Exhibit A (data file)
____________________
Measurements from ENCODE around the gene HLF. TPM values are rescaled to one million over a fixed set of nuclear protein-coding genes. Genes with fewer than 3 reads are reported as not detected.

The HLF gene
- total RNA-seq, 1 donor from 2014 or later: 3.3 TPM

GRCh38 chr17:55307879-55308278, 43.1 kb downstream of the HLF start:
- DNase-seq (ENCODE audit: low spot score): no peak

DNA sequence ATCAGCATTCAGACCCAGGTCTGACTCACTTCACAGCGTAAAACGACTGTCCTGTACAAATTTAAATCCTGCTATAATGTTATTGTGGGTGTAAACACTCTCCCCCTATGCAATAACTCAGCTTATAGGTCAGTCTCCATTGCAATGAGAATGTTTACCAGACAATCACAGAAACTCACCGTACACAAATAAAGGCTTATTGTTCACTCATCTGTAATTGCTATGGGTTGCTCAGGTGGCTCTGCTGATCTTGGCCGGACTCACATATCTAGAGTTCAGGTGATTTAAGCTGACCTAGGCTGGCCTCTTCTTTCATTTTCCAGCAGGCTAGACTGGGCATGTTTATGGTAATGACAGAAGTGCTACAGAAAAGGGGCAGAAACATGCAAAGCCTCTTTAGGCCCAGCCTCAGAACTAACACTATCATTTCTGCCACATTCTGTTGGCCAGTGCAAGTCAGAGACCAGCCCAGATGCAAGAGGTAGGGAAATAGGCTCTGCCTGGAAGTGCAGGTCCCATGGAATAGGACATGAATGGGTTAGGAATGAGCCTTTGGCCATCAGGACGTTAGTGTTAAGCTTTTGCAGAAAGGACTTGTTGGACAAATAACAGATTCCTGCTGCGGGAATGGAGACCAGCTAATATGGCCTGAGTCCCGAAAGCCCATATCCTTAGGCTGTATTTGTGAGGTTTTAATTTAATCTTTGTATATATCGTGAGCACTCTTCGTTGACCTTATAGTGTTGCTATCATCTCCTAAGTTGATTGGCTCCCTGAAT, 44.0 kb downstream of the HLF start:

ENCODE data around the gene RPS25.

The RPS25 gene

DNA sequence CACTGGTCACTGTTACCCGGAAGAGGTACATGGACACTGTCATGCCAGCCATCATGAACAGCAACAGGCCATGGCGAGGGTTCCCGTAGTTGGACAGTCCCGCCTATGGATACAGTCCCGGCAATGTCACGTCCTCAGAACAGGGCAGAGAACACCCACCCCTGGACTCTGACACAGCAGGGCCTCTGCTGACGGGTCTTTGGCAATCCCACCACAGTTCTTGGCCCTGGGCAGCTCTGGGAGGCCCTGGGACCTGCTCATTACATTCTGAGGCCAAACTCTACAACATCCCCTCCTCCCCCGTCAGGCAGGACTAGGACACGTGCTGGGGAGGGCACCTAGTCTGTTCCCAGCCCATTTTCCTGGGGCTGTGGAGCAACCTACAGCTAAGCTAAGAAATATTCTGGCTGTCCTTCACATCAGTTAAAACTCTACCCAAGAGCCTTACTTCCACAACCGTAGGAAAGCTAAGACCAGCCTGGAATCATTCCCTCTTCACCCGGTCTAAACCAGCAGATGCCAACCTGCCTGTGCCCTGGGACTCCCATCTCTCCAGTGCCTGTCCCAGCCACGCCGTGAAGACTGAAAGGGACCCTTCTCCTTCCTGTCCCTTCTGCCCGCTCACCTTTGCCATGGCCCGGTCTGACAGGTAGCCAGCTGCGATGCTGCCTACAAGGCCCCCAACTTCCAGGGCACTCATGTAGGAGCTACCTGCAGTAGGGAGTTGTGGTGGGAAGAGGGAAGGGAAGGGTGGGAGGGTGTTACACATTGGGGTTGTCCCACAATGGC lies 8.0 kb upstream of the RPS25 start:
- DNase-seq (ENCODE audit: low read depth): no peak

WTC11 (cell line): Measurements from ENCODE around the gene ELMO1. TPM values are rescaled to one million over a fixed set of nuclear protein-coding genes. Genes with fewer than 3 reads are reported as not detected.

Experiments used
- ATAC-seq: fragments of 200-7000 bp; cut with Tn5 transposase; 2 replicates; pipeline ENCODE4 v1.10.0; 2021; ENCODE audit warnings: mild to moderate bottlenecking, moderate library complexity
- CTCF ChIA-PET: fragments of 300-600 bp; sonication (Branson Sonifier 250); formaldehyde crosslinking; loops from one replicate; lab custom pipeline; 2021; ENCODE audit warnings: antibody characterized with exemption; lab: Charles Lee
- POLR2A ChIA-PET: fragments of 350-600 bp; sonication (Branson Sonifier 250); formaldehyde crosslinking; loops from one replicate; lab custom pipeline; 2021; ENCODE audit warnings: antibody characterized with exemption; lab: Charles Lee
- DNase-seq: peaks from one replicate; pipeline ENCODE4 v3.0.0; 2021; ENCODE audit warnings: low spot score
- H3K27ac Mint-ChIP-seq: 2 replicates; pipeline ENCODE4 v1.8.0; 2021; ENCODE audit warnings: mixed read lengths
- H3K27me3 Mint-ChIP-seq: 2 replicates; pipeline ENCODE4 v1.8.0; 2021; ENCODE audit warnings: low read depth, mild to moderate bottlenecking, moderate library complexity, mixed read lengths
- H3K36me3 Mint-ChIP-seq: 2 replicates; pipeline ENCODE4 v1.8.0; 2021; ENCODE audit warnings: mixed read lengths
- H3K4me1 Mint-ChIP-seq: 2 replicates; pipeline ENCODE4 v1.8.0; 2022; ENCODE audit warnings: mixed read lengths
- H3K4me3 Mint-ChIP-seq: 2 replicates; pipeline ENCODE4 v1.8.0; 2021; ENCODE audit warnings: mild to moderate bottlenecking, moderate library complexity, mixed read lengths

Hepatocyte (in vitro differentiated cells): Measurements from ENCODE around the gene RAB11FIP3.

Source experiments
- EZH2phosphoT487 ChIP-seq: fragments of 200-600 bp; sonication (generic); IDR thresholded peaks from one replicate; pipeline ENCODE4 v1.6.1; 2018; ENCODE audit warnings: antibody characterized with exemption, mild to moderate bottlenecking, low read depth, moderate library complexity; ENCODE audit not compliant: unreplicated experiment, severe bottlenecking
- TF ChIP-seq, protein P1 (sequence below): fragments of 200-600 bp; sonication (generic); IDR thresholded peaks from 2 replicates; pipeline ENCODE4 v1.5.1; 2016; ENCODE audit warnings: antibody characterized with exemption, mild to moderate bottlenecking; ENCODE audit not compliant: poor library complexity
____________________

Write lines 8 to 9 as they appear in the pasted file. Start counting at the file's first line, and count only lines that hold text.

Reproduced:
The RPS25 gene

DNA sequence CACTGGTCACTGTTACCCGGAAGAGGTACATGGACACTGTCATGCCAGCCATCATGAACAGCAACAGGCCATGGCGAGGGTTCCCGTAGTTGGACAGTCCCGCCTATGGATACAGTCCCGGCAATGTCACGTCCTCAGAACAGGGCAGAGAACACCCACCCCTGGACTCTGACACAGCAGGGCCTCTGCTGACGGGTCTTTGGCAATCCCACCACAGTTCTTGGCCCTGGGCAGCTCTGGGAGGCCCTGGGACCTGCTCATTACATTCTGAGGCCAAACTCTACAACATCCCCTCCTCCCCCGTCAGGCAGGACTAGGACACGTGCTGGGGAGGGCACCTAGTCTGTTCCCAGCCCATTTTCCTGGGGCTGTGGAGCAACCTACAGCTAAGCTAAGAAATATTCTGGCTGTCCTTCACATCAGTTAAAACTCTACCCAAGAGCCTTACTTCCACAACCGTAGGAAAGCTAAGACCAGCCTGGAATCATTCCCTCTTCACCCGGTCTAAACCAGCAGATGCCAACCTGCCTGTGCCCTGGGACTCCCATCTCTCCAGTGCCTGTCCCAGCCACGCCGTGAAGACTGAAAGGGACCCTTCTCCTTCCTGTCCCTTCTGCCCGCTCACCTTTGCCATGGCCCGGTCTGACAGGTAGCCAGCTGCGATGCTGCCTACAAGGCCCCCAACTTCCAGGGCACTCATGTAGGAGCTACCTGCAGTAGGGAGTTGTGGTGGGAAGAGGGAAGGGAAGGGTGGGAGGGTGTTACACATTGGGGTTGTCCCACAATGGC lies 8.0 kb upstream of the RPS25 start: